Nabit Tawfiq Mohamed El-Dabe, Ahmed Younis Ghaly, Sallam Nagy Sallam, Khaled Elagamy, Yasmeen Mohamed Younis
American Journal of Computational Mathematics (AJCM) , 2015, DOI: 10.4236/ajcm.2015.53028
Abstract: The mathematical model is presented for the flow of peristaltic pumping of a conducting non-Newtonian fluid obeying Sisko model through a porous medium under the effect of magnetic field with heat and mass transfer. The solutions of the system of equations which represent this motion are obtained analytically using perturbation technique after considering the approximation of long wave length. The formula of the velocity with temperature and concentration of the fluid is obtained as a function of the physical parameters of the problem. The effects of these parameters on these solutions are discussed numerically and illustrated graphically through some graphs.
Numerical Solution of MHD Flow of Micropolar Fluid with Heat and Mass Transfer towards a Stagnation Point on a Vertical Plate  [PDF]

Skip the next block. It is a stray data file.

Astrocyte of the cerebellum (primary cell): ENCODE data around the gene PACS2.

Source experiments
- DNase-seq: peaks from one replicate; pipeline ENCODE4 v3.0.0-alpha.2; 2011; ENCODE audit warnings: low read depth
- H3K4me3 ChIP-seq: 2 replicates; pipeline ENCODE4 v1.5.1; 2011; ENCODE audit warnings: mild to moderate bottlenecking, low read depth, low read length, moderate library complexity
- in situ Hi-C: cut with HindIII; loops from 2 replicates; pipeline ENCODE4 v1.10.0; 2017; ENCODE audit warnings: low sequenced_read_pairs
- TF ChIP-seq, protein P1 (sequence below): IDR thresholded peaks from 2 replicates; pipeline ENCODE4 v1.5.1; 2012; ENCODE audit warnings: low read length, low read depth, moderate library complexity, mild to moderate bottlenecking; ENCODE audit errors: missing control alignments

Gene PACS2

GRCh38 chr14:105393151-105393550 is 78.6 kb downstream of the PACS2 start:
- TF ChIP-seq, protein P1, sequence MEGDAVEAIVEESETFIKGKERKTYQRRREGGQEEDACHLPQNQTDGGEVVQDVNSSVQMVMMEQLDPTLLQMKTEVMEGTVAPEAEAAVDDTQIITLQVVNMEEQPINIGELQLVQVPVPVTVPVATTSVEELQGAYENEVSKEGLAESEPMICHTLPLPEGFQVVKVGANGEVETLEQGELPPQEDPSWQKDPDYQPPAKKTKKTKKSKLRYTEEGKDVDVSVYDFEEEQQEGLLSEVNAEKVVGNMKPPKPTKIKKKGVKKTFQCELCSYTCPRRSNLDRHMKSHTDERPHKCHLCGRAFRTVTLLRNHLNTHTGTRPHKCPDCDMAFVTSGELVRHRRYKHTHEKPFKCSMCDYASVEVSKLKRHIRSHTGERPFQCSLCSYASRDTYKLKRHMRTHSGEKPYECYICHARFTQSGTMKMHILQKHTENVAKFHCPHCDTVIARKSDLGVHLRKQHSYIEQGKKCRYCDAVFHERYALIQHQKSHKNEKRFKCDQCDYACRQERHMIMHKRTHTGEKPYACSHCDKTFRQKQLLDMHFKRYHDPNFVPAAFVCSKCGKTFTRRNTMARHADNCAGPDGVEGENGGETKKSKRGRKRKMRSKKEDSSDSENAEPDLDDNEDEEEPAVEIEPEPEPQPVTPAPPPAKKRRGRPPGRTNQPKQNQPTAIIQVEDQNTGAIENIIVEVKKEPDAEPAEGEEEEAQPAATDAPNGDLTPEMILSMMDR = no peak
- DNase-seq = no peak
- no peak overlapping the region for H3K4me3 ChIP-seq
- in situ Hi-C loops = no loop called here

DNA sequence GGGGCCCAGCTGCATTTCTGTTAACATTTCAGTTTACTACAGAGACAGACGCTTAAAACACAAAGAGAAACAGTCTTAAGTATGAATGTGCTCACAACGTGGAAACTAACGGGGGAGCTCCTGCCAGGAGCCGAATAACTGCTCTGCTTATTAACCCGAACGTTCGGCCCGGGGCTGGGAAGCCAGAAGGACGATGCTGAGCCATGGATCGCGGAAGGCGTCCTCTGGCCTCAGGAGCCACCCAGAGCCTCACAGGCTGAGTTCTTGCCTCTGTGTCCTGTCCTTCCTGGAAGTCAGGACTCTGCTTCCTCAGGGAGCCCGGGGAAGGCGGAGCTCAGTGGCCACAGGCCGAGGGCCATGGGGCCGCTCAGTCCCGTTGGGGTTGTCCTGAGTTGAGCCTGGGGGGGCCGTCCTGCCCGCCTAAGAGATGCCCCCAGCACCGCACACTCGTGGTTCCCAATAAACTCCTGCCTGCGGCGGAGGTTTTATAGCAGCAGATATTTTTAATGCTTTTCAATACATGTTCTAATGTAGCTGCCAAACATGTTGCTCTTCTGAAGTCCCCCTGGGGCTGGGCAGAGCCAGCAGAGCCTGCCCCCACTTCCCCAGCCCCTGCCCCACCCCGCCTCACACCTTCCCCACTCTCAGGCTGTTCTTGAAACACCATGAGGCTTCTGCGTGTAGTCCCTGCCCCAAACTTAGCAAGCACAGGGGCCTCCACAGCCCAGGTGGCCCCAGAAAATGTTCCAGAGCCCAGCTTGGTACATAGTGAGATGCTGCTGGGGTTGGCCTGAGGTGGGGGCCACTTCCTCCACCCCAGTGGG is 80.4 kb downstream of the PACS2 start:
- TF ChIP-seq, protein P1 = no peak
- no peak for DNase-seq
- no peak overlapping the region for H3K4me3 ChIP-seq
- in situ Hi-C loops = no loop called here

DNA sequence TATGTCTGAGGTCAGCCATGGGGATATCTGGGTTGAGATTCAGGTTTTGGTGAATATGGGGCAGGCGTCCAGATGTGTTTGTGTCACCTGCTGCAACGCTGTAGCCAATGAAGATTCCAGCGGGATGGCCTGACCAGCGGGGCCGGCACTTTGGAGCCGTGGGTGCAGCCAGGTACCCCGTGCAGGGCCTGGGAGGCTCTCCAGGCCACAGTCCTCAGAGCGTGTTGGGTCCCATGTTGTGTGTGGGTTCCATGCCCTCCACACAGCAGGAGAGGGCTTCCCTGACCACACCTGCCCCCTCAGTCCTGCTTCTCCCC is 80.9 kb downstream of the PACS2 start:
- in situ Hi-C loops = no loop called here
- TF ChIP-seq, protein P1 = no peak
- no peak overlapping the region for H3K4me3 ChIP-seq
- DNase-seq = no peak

N. T. El-Dabe, A. Y. Ghaly, R. R. Rizkallah, K. M. Ewis, A. S. Al-Bareda
American Journal of Computational Mathematics (AJCM) , 2015, DOI: 10.4236/ajcm.2015.52013
Abstract: The paper investigates the numerical solution of problem of magnetohydrodynamic (MHD) micropolar fluid flow with heat and mass transfer towards a stagnation point on a vertical plate. In this study, we consider both strong concentrations (n = 0) and weak concentrations (n = 1/2). The governing equations have been transformed into nonlinear ordinary differential equations by applying the similarity transformation and have been solved numerically by using the finite difference method (FDM) and analytically by using (DTM). The effects of various governing parameters, namely, material parameter, radiation parameter, magnetic parameter, Prandtl number, Schmidt number, chemical reaction parameter and Soret number on the velocity, microrotation, temperature and concentration have been computed and discussed in detail through some figures and tables. In order to verify the accuracy of the present results, we have compared these results with the analytical solutions by using the differential transform method (DTM) and the multi-step differential transform method (MDTM). It is observed that this approximate numerical solution is in good agreement with the analytical solution.
CT-Guided Lumbar Facet Joint Infiltration: Accessibility, Accuracy and Functional Outcome  [PDF]
Ahmed Elsayed, Walaa Y. Elsabeeny
Open Journal of Modern Neurosurgery (OJMN) , 2019, DOI: 10.4236/ojmn.2019.92012